Why lunch breaks are dangerous

We often talk about social engineering in the context of phishing (general) and spear phishing (targeted) attacks, in which scammers, fraudsters and ne’er-do-wells use plausible-sounding emails to lure unsuspecting, unprepared — some might even say unprofessional — workers into clicking links that download malware and endanger corporate networks. But have you considered where they might get their information in the first place? How do they know who to target? How do they know how to target them?

There are many ways of digging up information about people, but by far the easiest is to rely on their indiscretion. People are astonishingly careless with their information. Online, it’s amazing how much personal data you can gather with just five minutes’ googling. Facebook, Twitter and LinkedIn accounts will provide information that can easily let you know who to target, and provide details that can be exploited. If you’re a cyber criminal targeting a particular company, you can, for example, have a full list of its employees and the positions they hold within minutes. From there, you can gather more and more details with ease.

Tuning in

Another answer is pleasingly old-fashioned: eavesdropping.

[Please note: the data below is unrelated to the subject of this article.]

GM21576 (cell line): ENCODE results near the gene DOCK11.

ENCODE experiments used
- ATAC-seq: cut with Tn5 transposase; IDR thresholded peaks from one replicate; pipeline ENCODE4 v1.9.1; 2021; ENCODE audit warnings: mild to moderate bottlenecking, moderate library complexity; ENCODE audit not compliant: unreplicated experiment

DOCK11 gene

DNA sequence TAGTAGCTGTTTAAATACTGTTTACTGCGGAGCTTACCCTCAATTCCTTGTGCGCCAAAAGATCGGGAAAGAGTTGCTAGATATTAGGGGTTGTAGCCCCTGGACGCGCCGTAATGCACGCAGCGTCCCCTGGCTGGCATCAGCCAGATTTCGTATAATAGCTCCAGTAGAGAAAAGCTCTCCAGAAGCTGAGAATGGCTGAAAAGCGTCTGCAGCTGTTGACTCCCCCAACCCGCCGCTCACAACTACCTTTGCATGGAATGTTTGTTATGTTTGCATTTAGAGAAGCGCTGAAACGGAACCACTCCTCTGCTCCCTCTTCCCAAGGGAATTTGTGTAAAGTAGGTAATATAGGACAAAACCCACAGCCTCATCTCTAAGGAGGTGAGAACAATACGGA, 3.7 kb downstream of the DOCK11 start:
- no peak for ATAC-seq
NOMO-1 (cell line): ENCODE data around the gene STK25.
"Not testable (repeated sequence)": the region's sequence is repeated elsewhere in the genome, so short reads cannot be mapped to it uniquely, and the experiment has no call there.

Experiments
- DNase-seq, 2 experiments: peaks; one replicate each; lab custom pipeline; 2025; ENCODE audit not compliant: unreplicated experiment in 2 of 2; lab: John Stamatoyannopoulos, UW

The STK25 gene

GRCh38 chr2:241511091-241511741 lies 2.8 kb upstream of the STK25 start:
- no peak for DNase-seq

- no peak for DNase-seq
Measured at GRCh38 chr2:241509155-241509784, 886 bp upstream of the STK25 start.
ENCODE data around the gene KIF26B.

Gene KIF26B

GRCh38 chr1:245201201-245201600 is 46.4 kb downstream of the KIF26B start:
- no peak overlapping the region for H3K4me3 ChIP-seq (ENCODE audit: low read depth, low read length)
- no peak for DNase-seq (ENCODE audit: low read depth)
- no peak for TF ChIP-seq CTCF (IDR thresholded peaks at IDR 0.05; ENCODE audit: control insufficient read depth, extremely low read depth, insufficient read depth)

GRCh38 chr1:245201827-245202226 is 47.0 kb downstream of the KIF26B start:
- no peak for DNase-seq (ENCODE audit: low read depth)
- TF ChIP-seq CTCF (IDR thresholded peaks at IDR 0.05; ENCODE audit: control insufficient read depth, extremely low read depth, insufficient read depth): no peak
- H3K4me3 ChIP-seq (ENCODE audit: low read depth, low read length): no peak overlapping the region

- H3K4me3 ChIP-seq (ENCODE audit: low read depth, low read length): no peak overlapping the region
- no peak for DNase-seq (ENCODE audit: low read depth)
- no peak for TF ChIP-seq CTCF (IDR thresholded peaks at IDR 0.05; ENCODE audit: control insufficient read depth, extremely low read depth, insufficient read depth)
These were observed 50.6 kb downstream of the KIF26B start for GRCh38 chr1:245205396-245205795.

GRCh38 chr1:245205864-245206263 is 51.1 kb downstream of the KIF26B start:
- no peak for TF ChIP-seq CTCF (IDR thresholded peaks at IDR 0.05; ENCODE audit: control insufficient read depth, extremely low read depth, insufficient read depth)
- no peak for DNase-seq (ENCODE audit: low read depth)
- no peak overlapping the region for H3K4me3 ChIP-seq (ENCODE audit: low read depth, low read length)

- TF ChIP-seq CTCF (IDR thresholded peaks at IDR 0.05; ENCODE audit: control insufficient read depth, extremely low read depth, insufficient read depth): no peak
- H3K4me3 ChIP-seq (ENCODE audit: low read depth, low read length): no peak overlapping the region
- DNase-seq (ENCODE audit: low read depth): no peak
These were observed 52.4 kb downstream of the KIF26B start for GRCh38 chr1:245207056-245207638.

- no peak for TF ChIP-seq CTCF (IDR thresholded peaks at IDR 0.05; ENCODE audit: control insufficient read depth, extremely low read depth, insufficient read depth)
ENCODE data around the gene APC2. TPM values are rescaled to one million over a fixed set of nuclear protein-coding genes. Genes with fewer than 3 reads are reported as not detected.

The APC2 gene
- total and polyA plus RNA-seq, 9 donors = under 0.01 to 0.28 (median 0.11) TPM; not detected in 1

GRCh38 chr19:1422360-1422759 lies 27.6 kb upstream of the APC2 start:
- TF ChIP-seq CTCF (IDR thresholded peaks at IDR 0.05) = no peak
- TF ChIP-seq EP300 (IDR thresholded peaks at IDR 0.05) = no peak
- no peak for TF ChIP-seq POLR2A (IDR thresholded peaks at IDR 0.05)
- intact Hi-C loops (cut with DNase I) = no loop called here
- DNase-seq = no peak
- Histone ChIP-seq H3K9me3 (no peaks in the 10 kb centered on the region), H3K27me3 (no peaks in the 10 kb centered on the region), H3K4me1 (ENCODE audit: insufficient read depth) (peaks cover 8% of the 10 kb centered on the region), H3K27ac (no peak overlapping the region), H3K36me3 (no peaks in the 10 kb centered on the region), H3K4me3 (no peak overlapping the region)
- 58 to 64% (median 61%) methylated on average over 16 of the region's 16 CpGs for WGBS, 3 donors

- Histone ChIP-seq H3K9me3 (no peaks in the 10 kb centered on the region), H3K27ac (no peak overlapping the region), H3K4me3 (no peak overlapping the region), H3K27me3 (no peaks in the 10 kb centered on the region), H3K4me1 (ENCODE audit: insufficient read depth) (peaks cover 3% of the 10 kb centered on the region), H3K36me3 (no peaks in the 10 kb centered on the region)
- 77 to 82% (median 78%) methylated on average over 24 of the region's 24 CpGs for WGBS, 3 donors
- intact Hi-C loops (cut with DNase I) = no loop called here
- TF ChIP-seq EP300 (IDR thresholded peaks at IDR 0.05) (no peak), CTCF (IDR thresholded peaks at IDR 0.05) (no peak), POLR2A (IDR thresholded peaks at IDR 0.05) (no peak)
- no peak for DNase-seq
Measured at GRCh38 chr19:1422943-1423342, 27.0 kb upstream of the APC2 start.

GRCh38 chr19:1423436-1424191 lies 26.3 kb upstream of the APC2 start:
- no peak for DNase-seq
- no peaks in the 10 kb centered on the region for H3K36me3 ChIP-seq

An interesting article on Tripwire highlights an aspect of social engineering that often isn’t considered by security professionals — what employees chat about over lunch.

“The next time you’re in a restaurant or coffee shop try it for yourself and see what knowledge can be gained by simply listening,” the article says. “Employees of the target company are usually easy to spot based on the forgotten ID card dangling from their neck or corporate shirts and jackets. This is also a fantastic opportunity to learn company lingo, internal structure and even office gossip.”

One way of addressing this issue is to make staff awareness an integral part of the organisation’s security posture. Staff training is an essential aspect of corporate information security, but it is often overlooked, especially by small to medium-sized organisations that may not have the time or resources.

ISO 27001

The international standard ISO 27001 sets out the specifications of an information security management system (ISMS), an enterprise-wide approach to information security management suitable for organisations of all sizes, sectors and locations. An ISMS encompasses people, processes and technology.

If you think your organisation doesn’t have the time or resources to implement ISO 27001, think again.

IT Governance’s FastTrack  ISO 27001 Consultancy Service is designed specifically for small enterprises with fewer than 20 employees. It will help your organisation achieve certification to the Standard in just three months for a one-off consultancy fee of £5,000 +VAT.

With its low cost and fast implementation, the FastTrack ISO 27001 Consultancy Service delivers ISO 27001 compliance with minimal disruption to your business, and includes a staff training session.

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2 Comments

  1. Thomas Teichmann 23rd January 2015
    • Neil Ford 23rd January 2015